Last week I had the privilege of listening to Glen Comerford, the Marketing Analytics Manager for ING Direct, talk about their exciting journey to becoming one of the most customer-centric banks in Australia.
Glen speaks passionately about the conflict between putting customers first versus a commercial outcome, and the fact that nine times out of ten, commercial outcomes will win on priority and the customer will take second place. Take for example Ikea, where stores are designed more like mazes, intent on keeping customers in the store as long as possible to maximise the basket size. But in doing so, many customers come out of the store purchasing things they didn’t need (and later regret), and make note to avoid all future visits unless it’s absolutely necessary. This ultimately leaves a negative customer experience and lower chance of return visits – some might argue it even reduces the overall lifetime value of each customer. Milk at the supermarket is another classic example – always located at the back of the store in the hopes that you’ll pick up a few other items on your way down the aisle – items you probably didn’t need. As a result, anyone that just wants a litre of milk, is probably going to avoid a supermarket at all costs!
Glen’s premise however, is that we need to switch the lens from how big we can make a customer’s basket spend, to how much we can get from a customer throughout their life – an increased focus on lifetime value which fundamentally requires companies to put customer centricity at the heart of every business initiative.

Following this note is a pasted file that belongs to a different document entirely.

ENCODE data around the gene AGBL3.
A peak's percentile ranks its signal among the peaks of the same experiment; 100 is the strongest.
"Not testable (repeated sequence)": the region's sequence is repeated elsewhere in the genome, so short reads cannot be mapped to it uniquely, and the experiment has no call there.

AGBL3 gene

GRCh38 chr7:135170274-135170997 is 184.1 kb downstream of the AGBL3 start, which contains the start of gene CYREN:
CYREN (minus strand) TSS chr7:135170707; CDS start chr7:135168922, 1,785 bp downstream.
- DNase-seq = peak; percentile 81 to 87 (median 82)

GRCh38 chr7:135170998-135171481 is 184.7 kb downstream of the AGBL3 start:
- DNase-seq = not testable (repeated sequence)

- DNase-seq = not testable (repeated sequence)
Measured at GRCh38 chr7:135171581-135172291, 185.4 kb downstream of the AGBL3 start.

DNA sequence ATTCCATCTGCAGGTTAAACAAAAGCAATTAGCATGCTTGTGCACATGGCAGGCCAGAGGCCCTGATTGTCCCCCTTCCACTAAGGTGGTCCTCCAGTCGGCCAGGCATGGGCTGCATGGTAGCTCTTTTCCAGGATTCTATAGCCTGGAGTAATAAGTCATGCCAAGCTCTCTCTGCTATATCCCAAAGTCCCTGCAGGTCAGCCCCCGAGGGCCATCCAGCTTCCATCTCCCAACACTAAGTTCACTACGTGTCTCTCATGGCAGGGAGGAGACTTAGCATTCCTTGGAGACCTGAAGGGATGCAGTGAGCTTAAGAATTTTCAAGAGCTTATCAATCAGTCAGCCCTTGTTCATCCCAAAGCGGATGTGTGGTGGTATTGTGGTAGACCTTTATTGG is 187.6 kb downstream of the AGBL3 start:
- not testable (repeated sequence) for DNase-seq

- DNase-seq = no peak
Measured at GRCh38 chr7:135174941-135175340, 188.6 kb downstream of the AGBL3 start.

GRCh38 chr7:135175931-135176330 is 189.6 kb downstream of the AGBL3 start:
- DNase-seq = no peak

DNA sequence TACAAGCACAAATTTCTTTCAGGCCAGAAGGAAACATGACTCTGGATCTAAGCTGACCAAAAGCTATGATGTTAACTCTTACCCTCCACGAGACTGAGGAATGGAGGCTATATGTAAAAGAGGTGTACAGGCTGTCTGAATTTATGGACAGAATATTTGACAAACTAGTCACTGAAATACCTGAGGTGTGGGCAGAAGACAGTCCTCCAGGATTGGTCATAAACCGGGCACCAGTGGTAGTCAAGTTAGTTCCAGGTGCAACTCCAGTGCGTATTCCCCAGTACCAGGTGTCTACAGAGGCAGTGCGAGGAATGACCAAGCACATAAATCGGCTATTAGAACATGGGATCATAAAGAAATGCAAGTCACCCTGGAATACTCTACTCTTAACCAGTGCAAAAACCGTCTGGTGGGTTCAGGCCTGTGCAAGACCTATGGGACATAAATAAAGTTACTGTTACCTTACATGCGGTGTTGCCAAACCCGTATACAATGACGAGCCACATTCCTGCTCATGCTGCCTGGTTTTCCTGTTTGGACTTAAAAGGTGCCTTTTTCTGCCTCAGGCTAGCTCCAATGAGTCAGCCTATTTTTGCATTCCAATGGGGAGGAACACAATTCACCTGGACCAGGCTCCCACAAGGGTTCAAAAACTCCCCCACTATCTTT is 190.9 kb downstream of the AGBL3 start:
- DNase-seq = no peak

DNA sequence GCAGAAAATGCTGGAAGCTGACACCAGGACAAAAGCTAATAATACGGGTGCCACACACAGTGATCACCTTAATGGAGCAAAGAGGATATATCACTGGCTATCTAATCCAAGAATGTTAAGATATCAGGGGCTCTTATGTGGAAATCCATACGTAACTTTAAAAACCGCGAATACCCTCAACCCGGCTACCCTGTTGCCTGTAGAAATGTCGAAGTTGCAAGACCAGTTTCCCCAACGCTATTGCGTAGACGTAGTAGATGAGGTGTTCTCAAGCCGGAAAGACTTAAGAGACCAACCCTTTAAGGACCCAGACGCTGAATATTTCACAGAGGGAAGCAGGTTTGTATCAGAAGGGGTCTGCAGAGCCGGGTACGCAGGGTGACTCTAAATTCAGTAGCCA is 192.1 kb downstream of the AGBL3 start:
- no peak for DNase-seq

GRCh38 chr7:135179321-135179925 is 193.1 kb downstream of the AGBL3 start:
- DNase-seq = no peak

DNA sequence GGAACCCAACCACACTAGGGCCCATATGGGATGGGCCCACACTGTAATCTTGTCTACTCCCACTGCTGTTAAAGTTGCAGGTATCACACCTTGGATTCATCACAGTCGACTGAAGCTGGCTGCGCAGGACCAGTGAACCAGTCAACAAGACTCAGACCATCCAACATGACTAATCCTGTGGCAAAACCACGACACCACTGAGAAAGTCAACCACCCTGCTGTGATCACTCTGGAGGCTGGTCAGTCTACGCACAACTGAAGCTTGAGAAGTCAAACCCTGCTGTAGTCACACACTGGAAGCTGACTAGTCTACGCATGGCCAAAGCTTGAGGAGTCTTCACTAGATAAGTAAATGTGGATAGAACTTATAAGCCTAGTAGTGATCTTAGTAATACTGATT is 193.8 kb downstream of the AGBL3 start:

With an NPS score of +28, compared to -6 for most Australian banks, it stands to reason that ING Direct are the experts in customer centricity – providing 2% cash back at the register when paying with an ING card, $0 monthly fees, low interest rates, and free use of any ATM (yes, ANY ATM!!!), they certainly have the products and services to back it up.
But it wasn’t always the case.
Back in 2014, Glen reflects that ING communications were prioritised based on business needs. When a new insurance product was released – the goal was to sell it to all their customers. Measurement of performance was based on direct measures, such as the number of clicks, opens and unsubscribes – none of which actually measure ultimate success for ING or value for their clients. As a result of marketing being incentivised on clicks and opens, targeting of campaigns was isolated to those customer groups with the proven highest level of direct response – not customers who were most likely to buy.
Recognising the need to change, ING started out by asking two questions:
- How do customers behave after we contact them? And more importantly;
- How would they behave if we had done nothing? Unfortunately, very few companies ask this.
What they found was that just 5% of direct marketing campaigns were delivering 90% of the results, 70% had no meaningful impact at all, and 10% had a material negative impact on customer behaviour. One such example was a campaign headline “Get a bonus $300 free travel”, but the terms and conditions were so onerous not many customers could actually fulfill them – as a result clients were left feeling at best disappointed, at worst ripped off, causing them to go elsewhere.
With a fresh perspective on the importance of customer centricity when making decisions about their marketing campaigns, immediate action was taken. Under-performing campaigns were shut down (80% of all campaigns), the highest performing historical campaigns were repeated and expanded (5%), and with freed up capacity, resources were reassigned to focus on innovation.